Christ with Sardines, by Giovanni Bellini.
Recipe: Grilled Sardines with Hot Pine Nut Vinaigrette
If you’ve never tasted a really fresh sardine, you have an obligation as an Italian food fanatic to do so. They’re rich and delicious and will open up your taste buds and wash away the remnants of all those boneless, skinless chicken breasts that have been too much a part of our lives for too long. I’ve found that fast high-heat grilling shows off their charms the best. When I can find impeccably fresh sardines, I grill them at home. “But, oh, I can’t cook sardines in my kitchen. They’ll stink up the place for days.” Not if you buy really fresh ones.
And therein lies the problem. Sardines are often past their prime at the fish counter. “Are they fresh?” you may think to ask the seller. “Yes, they just came in today.” Well, if so, then they arrived half rotten. Even at Citarella, where the quality is generally so high, I’ve at times been disappointed by the sardines. Sardines and other oily fish go off really fast, and when they do they get that heavy, fishy, rank oil smell that can turn you off to this amazing fish for years. That is not how it should be, and it makes me sad. Eating a really fresh sardine is something every fish lover should experience.
How can you tell if a sardine is super fresh? Usually I can tell by looking. They should be shiny silver and not floppy. But I always ask to smell. Fish sellers really hate that, since it looks bad to the other customers. I really don’t give a damn. I’ve been burned by bad fish too many times. Just get up your courage and do it.
Where do I go to find fresh sardines in this big city? Nowadays I go to the Chelsea Market. The Lobster Place at the Chelsea Market (at Ninth Avenue and 15th Street in Manhattan) has expanded, and with that expansion has come a big commitment to quality and freshness. It has always been a pretty good fish shop, but its selection used to be smaller. Now they carry everything, tons of whole fish, all sorts of oysters, and lobsters of course, from alive and crawling to chunks of perfectly steamed tail meat to throw into a salad. And very fresh sardines, flown in from Portugal. European sardines have been showing up in New York markets for years, but I stopped buying them, not trusting anyone. Now I’m into them again. These are the freshest I’ve seen in a long time.
To celebrate finding these beauties, I revamped a recipe from my book The Flavors of Southern Italy, making it a little more chic and streamlined. It’s a variation on my most loved sardines-over-salad concept. Don’t be afraid to grill sardines at home. If they’re really fresh, they’ll fill your kitchen with the aroma of the Italian Riviera. Portofino anyone?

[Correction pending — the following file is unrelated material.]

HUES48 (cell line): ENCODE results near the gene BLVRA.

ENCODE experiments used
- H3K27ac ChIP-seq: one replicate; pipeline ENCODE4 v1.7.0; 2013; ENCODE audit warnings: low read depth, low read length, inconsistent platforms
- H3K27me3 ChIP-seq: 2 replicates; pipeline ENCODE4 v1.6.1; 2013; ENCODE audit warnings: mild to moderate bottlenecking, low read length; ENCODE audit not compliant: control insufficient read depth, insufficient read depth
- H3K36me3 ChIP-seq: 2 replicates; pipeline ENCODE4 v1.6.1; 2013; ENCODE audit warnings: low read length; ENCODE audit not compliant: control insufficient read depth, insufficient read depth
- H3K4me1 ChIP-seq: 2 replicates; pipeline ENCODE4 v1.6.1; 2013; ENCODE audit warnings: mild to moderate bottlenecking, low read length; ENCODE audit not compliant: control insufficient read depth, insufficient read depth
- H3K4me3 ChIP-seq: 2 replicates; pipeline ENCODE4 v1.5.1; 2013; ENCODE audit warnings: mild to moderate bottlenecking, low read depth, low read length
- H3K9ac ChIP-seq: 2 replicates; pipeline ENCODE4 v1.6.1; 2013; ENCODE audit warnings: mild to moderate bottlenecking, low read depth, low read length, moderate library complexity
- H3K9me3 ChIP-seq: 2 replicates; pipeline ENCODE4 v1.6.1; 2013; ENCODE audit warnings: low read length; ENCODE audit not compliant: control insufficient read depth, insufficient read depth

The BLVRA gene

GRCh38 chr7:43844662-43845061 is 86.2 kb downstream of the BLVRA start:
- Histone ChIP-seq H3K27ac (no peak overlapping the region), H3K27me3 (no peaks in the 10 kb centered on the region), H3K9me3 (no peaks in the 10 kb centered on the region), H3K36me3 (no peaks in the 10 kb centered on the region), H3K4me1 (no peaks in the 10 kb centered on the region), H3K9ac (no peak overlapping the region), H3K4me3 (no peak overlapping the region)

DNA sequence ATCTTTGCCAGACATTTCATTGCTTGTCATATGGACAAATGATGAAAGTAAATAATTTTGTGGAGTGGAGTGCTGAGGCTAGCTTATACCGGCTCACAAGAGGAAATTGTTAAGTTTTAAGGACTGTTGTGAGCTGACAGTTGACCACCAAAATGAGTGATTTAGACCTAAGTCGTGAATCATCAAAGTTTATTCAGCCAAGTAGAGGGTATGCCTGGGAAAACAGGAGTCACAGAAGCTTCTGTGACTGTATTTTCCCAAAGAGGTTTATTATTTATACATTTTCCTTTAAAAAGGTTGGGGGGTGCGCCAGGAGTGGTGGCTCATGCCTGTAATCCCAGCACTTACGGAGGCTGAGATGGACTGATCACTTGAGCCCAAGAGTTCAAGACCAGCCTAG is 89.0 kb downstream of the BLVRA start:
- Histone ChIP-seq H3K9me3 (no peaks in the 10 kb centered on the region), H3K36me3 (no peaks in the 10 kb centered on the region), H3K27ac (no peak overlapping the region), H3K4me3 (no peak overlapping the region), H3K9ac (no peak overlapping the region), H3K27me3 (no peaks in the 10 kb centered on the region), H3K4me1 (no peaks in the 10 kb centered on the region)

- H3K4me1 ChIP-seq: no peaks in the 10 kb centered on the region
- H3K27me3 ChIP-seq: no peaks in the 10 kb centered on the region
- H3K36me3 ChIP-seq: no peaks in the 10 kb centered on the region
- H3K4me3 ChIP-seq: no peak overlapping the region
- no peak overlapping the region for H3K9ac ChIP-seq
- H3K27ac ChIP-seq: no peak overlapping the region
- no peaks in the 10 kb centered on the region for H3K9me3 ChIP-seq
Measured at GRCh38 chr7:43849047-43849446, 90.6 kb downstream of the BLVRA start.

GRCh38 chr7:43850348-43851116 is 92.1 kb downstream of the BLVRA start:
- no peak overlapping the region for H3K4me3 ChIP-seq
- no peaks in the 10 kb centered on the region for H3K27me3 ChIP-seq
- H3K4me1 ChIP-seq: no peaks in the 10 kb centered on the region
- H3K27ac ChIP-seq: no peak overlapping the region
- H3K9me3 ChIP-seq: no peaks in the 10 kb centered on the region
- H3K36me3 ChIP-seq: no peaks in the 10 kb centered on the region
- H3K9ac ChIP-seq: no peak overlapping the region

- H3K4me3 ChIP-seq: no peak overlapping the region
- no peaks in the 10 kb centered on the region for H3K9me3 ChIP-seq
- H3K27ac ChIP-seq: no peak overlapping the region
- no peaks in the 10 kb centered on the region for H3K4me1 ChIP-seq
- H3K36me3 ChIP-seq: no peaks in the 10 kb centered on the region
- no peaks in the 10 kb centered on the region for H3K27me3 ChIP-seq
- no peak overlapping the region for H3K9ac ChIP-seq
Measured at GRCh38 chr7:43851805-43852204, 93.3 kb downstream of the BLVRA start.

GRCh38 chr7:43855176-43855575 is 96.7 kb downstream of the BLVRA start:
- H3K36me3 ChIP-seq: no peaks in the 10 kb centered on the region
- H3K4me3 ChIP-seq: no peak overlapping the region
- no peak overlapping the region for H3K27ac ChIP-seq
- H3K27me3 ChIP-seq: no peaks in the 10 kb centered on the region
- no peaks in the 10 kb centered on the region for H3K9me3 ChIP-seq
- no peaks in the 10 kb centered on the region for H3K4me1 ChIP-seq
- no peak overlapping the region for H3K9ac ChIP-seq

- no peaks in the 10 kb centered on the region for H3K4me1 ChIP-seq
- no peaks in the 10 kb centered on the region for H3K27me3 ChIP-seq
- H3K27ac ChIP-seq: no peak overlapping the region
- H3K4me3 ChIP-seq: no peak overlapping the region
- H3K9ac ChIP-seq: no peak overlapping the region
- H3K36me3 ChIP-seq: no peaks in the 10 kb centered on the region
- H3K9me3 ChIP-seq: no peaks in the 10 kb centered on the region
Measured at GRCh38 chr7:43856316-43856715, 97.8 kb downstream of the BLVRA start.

Sardines at the Lobster Company.
Grilled Sardines with Hot Pine Nut Vinaigrette
(Serves 4 as a first course)
For the Vinaigrette:
1 cup very fresh pine nuts
¾ cup extra-virgin olive oil (use your best oil for this)
Freshly ground black pepper
A generous pinch of sugar
The grated zest and juice from 2 lemons
A splash of dry white wine
For the sardines:
1 head frisée lettuce, torn into small pieces
1 large endive, separated into leaves and then sliced into thick strips
12 fresh sardines, gutted and scaled but with the heads left on
Extra-virgin olive oil
Freshly ground black pepper
The juice of 1 lemon
A handful of marjoram sprigs, the leaves left whole
To make the vinaigrette, toast the pine nuts over low heat in a medium skillet, stirring them around, until they’re golden. Add the olive oil, salt, pepper, sugar, lemon zest and juice, and let it all warm through for about 30 seconds. Add the wine, and let it bubble for a few seconds. Turn off the heat, but leave the skillet on the burner (to keep it warm).
Divide the frisée and endive up onto four salad plates.
Set up a stove-top grill pan over high heat. Coat the sardines lightly with olive oil, and sprinkle them inside and out with salt, pepper, and lemon juice. Grill the sardines until good char marks appear, about 2 minutes per side. Grab the sardines from the grill, and place three on each plate. Scatter the marjoram on them.
Reheat the vinaigrette gently, if you need to, and then spoon some over each salad. Serve right away, with good Italian bread and a glass of Italian rosé (try the Vino Rosato Sangiovese produced by Guido Gualandi).